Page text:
Flutter HTTP requests with Dio, RxDart and Bloc

Photo by Mike Aunzo on Unsplash

Making HTTP requests in mobile application is one of the common tasks. Thanks to http requests, application can communicate with backend and selects data.

Flutter framework offers http package which works great when we need do basic stuff. When we need to do something more advanced, we need something bigger. And this can be done by using Dio. Dio is http connection library which has extra features like interceptors that will be helpful in many tasks (adding token authentication for each request, logging requests). Dio API is pretty easy and the library is being maintained by the authors. It’s really worth trying.

Todays modern mobile development hot topic is reactive paradigm. Almost every application uses reactive paradigm, which is great. RxDart package offers support for basic reactive things just like Subjects or Observables. For our project it will more than enough.

Managing widget/application state is open topic in Flutter. There are many implementations like Bloc and Redux(2020 update: Provider is also worth mentioning here. Check whole list here). In this article we will use Bloc pattern which is pretty simple and powerful. You can use whatever you want in your project.

In this article i’m going to show you how to work with Dio, RxDart and Bloc to create basic application which loads data from external resource and show it in application.

We’re going to use random user API which generates fake user data and returns it in JSON format. For that case we will use http://randomuser.me API. The random user service accepts request on this endpoint:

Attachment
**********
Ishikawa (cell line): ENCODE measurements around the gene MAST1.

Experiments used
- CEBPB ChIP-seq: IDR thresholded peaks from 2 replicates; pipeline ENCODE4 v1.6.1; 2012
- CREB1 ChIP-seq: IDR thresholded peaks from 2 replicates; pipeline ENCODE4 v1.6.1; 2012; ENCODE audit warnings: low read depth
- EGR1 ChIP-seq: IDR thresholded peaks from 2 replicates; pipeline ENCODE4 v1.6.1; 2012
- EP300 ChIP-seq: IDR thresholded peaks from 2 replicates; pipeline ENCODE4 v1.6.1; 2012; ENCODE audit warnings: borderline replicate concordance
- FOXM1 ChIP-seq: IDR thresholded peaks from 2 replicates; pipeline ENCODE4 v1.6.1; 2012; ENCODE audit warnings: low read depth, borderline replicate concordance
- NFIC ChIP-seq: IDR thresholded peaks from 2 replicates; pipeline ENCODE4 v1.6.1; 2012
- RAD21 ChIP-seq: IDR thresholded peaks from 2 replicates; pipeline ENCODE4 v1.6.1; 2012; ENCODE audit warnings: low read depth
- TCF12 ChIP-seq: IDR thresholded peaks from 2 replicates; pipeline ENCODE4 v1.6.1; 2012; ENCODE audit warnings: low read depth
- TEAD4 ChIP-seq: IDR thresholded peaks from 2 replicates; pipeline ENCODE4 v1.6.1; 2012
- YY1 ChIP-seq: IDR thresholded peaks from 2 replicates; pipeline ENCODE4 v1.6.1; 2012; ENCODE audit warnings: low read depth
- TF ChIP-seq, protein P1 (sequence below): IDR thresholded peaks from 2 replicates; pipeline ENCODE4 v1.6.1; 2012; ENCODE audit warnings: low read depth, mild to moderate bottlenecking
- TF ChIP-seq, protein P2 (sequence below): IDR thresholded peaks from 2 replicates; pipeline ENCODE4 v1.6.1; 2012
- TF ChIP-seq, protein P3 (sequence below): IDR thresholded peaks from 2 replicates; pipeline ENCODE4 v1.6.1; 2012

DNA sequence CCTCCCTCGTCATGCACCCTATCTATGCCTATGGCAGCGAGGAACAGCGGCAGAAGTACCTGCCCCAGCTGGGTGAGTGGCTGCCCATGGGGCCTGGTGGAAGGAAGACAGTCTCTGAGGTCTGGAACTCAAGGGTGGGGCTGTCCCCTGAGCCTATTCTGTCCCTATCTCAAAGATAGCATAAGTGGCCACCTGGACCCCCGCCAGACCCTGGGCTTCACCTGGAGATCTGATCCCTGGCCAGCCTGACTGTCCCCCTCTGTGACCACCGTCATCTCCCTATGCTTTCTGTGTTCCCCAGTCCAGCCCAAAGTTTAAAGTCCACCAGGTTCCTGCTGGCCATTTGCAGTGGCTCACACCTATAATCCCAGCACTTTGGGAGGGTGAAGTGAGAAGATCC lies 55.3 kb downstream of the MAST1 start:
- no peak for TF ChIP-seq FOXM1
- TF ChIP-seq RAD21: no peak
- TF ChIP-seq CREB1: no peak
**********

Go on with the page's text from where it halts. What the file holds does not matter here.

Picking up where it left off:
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GET https://randomuser.me/api/

The result of this endpoint is this JSON:

"street":"8335 stanley way",
"state":"northwest territories",
"postcode":"Q4D 8S9",
"description":"Midway Island, Samoa"

To install Dio package, we need go to file pubspec.yamlinside Flutter project and add this line:

dio: ^3.0.8

^3.0.8 notation means that we are accepting 3.0.x versions of Dio, where x≥8 .

(You can check current Dio version here: https://pub.dartlang.org/packages/dio)

In our project we also need RxDart, so let’s add it:

rxdart: ^0.23.1

Now we are ready to run flutter packages get command. This command downloads packages and enable them in project.

First step is model. We need to create class structures which correspond to JSON response from API. We don’t need to map all the data from API, since it won’t be useful. Let’s create these classes:

class Location {
final String street;
final String city;
final String state;

Location(this.street, this.city, this.state);